If ICPA turns the data into information they can act on, "we get lower costs and a much faster way to get to information we provide,'' says Froehlich. "That's where our big hope is ... improving care without spending as much."
"We're at the cusp of a whole new way of [looking at] medical research,'' says UOIT's McGregor. "Data is multidimensional ... we have new types of data in just the neonatal setting we're looking to collect,'' such as brain activity and drugs being infused. Beyond looking at infection and apnea in preemies, they're also starting to look at other conditions, like hemorrhage of the brain in babies and adults. "We're targeting the most life-threatening conditions ... where we can make a significant difference."
IDC's Feldman acknowledges that "the technology itself is never going to be perfect... but computers, unlike people, are consistent." People can make judgments, though, and computers can't, so "if you combine the two, the outcome is more powerful" than relying on one or the other alone. Computers can "boost a physician's understanding of a patient" by crunching through more information than a human possibly could, and by then finding patterns in that information.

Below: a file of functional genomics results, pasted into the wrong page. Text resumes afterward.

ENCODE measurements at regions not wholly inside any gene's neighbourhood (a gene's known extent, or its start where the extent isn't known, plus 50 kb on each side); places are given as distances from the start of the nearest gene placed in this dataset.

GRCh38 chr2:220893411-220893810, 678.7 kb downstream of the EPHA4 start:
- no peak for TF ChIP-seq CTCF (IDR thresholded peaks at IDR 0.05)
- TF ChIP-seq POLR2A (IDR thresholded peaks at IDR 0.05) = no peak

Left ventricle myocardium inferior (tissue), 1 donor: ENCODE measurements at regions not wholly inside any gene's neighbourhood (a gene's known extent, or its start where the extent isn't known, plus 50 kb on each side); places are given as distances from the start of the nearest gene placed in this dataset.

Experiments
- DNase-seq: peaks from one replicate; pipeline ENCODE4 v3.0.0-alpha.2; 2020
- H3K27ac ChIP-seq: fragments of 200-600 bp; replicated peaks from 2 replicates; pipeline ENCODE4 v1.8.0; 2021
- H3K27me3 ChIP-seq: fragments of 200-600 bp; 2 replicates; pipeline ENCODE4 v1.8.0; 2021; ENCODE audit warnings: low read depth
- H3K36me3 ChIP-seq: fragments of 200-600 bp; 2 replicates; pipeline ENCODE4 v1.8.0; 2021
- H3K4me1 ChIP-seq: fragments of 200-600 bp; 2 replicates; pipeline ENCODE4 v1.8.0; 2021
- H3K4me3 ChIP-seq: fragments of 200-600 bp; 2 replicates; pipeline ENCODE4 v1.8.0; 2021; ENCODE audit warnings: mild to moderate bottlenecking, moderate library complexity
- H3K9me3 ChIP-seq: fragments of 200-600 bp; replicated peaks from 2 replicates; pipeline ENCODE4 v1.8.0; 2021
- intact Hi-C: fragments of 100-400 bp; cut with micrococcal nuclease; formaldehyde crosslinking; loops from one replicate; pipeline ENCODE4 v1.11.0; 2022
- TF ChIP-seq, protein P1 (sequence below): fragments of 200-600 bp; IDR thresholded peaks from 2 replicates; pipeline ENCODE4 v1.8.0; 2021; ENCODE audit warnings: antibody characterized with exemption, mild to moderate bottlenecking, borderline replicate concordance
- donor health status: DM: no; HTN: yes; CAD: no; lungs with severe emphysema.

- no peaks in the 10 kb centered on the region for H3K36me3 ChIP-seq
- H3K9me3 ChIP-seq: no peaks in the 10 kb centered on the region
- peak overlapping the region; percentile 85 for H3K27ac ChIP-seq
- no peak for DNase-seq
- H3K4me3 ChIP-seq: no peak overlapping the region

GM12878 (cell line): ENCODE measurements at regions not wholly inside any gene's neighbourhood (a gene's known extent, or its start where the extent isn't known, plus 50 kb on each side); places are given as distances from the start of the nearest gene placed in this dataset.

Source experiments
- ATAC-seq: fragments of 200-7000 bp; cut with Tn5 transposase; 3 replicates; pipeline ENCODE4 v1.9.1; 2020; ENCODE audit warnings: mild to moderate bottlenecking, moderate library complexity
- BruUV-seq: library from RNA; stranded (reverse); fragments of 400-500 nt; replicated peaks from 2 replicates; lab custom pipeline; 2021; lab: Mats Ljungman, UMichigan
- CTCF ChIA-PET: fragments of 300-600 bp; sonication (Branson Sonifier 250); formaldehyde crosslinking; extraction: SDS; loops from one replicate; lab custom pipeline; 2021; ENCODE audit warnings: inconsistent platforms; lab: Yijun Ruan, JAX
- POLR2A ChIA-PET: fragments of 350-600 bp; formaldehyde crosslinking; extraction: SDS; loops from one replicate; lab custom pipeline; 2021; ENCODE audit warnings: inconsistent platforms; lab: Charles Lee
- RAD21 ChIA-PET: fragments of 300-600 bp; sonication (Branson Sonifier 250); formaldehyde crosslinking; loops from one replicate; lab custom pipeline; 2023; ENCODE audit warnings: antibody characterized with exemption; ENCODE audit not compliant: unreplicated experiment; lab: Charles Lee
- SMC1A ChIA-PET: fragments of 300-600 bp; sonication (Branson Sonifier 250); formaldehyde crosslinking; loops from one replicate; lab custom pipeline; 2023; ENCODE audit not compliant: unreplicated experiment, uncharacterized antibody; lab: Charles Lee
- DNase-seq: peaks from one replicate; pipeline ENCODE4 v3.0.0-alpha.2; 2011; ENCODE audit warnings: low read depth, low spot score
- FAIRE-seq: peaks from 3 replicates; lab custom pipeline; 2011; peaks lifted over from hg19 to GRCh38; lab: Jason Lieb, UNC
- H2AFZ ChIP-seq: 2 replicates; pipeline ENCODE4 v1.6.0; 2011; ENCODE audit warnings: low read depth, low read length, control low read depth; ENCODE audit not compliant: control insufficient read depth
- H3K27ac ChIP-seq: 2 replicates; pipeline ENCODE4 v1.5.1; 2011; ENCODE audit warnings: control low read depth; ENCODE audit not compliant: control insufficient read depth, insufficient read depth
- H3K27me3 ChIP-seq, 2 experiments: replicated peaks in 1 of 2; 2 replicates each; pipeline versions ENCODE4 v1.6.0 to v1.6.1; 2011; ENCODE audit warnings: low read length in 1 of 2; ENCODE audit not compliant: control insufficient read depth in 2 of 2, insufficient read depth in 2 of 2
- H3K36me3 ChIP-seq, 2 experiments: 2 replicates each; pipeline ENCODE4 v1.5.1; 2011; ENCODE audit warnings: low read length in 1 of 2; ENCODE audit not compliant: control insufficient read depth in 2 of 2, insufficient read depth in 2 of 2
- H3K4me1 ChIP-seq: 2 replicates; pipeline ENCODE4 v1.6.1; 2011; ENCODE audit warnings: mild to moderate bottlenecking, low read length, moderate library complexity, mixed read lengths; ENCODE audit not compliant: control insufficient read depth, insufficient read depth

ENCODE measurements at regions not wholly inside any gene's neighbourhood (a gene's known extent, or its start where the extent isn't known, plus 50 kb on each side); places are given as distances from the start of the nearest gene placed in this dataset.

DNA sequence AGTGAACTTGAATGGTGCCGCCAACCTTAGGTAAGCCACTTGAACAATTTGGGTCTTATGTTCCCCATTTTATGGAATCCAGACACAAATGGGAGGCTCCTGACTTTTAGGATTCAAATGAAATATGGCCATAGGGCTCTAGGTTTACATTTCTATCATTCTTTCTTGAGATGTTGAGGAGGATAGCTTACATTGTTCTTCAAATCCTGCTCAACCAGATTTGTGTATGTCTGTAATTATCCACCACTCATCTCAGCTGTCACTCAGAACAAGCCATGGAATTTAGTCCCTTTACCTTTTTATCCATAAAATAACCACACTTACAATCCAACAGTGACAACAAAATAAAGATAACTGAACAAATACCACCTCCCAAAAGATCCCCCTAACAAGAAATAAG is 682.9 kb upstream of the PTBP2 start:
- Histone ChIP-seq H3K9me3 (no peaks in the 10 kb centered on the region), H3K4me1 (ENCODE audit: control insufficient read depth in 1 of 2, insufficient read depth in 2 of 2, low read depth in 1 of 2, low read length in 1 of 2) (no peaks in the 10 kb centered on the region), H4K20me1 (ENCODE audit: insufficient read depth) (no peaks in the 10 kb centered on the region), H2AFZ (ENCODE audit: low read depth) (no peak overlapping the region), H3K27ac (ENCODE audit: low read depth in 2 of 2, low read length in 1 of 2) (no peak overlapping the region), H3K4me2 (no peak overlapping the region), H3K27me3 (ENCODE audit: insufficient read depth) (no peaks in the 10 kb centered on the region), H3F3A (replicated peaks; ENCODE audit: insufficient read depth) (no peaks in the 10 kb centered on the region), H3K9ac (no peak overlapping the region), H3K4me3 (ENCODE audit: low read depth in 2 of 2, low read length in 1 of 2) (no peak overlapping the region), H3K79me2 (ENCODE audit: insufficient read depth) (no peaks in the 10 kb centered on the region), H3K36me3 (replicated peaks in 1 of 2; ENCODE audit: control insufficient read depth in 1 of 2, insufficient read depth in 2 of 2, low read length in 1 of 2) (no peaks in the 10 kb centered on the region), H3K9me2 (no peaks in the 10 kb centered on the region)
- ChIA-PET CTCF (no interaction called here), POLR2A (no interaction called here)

She sees predictive analytics and structured data making serious inroads within health care in the next five years, which will result in reduced costs and fewer adverse situations. The ability to use information better, says Feldman, "will substantially alter the future of health care."
Esther Shein is a freelance writer and editor. She can be reached at email@example.com .
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